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By New_Deal_democrat December 26, 2015 8:48 am
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Weekly Indicators: US consumers say "Ho ho ho" edition
Monthly data for November included new and existing home sales, both negative, personal income and spending, both positive, unchanged durable goods orders, and an uptick in consumer sentiment.

My usual note: I look at the high frequency weekly indicators because while they can be very noisy, they provide a good Now-cast of the economy.  The indicators will confirm a trend or indicate a switch in trend well before monthly and quarterly reports.

In general I go in order of long leading indicators, then short leading indicators, then coincident indicators.


Interest rates and credit spreads

  • 5.53% BAA corporate bonds up +.08%
  • 2.27% 10 year treasury bonds up +.03%
  • 3.26% credit spread between corporates and treasuries up +.05%
30 year conventional mortgage rate:
  • 4.10%, up +.08%


With the exception of BAA corporate bonds yields, which made a new 50+ year low in January,  yields for corporate bonds, treasuries, and mortgages have all failed to make new lows in 3 years, thus turning yellow (caution or neutral vs. positive) as a recession indicator.  Spreads remain very negative.




Mortgage applications


  • +4% w/w Purchase applications
  • +37% YoY Purchase applications
  • +11% w/w Refinance applications
Real Estate loans
  • Up +0.1% w/w
  • +6.3% YoY 

Mortgage applications had been awful for several years, before turning up early this year in response to very low rates.  These remain positive, but very close to their lows.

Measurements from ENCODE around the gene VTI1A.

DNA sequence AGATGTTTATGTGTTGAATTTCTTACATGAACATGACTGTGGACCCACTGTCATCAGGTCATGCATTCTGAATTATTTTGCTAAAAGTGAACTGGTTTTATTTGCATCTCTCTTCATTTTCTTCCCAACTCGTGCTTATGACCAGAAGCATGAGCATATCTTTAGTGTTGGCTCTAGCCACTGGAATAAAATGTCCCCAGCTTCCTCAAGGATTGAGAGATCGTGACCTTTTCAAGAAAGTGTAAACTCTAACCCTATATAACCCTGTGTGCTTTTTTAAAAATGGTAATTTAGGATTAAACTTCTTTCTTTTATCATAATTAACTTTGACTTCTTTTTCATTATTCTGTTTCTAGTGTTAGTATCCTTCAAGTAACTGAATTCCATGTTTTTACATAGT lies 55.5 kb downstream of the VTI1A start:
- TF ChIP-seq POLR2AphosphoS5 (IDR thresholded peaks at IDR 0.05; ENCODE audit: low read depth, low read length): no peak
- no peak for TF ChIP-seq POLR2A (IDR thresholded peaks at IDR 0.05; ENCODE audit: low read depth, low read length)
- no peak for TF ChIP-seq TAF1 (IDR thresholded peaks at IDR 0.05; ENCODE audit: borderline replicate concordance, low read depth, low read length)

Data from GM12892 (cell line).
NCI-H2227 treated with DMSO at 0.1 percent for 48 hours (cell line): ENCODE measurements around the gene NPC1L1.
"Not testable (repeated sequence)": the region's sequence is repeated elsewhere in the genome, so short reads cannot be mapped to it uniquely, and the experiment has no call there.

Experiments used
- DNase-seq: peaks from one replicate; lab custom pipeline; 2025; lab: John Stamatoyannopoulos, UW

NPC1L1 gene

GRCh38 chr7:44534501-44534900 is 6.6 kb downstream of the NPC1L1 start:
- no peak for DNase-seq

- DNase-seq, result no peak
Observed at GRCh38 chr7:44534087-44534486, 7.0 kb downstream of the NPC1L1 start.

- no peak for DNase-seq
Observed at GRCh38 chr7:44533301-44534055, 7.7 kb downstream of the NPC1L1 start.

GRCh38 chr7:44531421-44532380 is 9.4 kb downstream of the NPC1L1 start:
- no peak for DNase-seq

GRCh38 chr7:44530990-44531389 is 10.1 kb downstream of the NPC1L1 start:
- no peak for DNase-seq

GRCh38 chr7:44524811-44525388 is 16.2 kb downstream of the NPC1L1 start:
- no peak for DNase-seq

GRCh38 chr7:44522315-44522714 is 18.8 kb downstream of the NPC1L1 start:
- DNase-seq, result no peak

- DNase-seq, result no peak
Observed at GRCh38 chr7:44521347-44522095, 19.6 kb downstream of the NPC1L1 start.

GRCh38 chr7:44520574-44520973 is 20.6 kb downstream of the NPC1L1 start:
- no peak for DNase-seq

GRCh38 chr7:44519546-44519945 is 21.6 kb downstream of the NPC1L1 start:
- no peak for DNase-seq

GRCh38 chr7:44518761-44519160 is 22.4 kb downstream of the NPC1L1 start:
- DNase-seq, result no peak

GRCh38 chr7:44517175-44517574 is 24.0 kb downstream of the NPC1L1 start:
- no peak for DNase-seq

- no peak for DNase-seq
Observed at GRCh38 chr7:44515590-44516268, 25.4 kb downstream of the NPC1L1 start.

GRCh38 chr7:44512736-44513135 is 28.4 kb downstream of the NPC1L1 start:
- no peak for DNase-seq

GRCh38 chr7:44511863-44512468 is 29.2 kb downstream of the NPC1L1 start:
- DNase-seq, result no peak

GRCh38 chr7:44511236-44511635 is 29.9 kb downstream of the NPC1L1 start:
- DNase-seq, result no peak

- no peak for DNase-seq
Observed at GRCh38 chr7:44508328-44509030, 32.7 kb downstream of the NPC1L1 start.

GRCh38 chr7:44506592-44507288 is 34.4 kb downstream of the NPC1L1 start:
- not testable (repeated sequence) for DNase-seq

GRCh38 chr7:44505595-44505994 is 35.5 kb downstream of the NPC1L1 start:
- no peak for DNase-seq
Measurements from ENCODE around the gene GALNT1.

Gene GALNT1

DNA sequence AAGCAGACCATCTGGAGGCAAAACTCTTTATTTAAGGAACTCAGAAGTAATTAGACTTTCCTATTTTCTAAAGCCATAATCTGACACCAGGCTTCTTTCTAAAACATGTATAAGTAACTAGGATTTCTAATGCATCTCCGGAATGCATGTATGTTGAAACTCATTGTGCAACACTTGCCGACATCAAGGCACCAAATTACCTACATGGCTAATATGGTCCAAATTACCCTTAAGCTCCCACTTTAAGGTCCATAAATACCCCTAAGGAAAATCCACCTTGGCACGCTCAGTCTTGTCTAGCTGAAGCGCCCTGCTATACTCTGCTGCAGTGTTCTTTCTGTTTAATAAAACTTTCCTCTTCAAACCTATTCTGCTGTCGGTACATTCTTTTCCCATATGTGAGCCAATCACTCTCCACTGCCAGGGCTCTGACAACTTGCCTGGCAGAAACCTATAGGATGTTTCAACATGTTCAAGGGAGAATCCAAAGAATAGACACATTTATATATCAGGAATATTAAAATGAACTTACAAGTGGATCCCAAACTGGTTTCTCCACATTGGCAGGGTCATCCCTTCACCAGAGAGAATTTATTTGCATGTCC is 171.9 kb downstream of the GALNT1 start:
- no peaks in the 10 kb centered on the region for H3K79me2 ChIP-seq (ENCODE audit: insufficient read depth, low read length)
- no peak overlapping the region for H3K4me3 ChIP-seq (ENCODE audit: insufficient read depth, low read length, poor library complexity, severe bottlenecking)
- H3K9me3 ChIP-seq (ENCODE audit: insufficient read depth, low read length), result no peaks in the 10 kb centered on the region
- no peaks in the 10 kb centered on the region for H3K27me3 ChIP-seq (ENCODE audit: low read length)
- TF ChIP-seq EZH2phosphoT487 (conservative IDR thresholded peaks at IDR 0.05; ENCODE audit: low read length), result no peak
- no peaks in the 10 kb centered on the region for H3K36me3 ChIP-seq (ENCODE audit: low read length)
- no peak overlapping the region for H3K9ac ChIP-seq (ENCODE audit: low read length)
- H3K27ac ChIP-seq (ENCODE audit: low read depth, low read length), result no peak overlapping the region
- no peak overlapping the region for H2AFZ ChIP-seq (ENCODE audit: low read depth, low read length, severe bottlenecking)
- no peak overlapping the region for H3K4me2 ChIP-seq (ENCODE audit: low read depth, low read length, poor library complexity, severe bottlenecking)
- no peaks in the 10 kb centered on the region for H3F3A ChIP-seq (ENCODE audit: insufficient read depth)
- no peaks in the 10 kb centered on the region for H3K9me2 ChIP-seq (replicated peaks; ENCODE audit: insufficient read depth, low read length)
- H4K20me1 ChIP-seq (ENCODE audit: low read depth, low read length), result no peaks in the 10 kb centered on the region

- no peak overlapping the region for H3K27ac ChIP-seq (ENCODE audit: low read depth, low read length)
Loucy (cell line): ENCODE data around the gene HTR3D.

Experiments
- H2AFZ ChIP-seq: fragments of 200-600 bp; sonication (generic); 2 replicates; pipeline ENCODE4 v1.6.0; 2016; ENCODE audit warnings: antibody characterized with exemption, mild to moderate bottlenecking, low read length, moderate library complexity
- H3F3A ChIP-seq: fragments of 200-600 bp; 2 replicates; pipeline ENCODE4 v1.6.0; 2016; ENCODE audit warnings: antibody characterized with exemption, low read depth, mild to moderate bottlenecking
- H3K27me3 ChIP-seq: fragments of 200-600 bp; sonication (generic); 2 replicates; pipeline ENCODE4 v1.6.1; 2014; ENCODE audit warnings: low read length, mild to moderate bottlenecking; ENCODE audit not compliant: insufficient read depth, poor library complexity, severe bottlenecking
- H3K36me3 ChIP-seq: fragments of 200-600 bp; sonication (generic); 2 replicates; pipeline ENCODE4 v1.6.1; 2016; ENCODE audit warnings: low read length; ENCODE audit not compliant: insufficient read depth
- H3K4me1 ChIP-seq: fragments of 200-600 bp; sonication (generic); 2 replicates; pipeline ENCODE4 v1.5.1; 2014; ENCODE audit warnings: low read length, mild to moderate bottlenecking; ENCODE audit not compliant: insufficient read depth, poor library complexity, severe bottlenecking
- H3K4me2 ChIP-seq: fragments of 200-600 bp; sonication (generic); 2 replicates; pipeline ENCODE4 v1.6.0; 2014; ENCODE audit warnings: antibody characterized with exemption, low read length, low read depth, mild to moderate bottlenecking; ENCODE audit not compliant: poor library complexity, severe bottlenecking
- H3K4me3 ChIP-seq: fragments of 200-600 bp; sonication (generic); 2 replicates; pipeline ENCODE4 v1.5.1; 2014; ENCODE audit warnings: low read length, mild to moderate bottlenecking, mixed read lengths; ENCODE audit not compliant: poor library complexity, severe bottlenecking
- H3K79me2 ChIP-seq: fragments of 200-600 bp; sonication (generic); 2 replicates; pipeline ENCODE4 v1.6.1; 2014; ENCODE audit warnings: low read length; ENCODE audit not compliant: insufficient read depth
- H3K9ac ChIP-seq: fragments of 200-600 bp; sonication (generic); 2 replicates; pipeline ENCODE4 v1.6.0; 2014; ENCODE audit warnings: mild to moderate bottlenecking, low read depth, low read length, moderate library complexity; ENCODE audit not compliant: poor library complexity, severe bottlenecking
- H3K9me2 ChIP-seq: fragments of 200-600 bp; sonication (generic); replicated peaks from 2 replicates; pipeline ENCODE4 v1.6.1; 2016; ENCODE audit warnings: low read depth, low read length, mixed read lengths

Real estate loans have been firmly positive for close to two years.


Money supply


  • +0.6% w/w
  • -0.8% m/m 
  • +4.4% YoY Real M1
  • +0.2% w/w
  • +0.1% m/m
  • +5.5% YoY Real M2 

Real YoY money supply remains firmly positive.


Trade weighted US$ (Broad)

  • Up +0.58 to 122.95 (FRED) (new 10 year high set intraweek)
  • Down -0.85 to 98.70 (Bloomberg)


Because the FRED's daily measure is delayed a week, I have added Bloomberg which is accurate as of Thursday (although I believe it does not measure the broad US$).  The US$ appreciated about 20% against the Euro in particular late last year.  It made yet another new high this week.  As a result the US is importing deflation strongly, and exports have declined. This has intensified since the beginning of October. 


Commodity prices


  • Up +0.90 to 79.17 w/w 
  • Down -25.42 YoY
BBG Industrial metals ETF
  • 90.05 up +0.87 w/w
Commodity prices as measured by ECRI and industrial metals bounced a little bit.  The commodity bust has intensified over the last 3 months.


Employment metrics

 Initial jobless claims

  • 267,000 down -4,000 
  • 4 week average 272,500 down -2,000


Initial claims remain well within the range of a normal economic expansion, as does the 4 week average.


The American Staffing Association Index 


  • Up +1 to 103
  • Down -3.95 YoY

The YoY comparison in the last six months this turned neutral and then increasingly negative.


Tax Withholding

  • $163.3 B for the first 17 days of December vs. $156.1 B one year ago, up +$7.2 B or +4.6%
  • $194.0 B for the last 20 reporting days ending Wednesday vs. $189.8 B one year ago, up $4.2 B or +2.2%

Beginning with the last half of 2014, virtually all readings were positive, but turned more mixed and choppy in August and September.  In general they have remained positive, but a little more weakly so, in the last 45 days.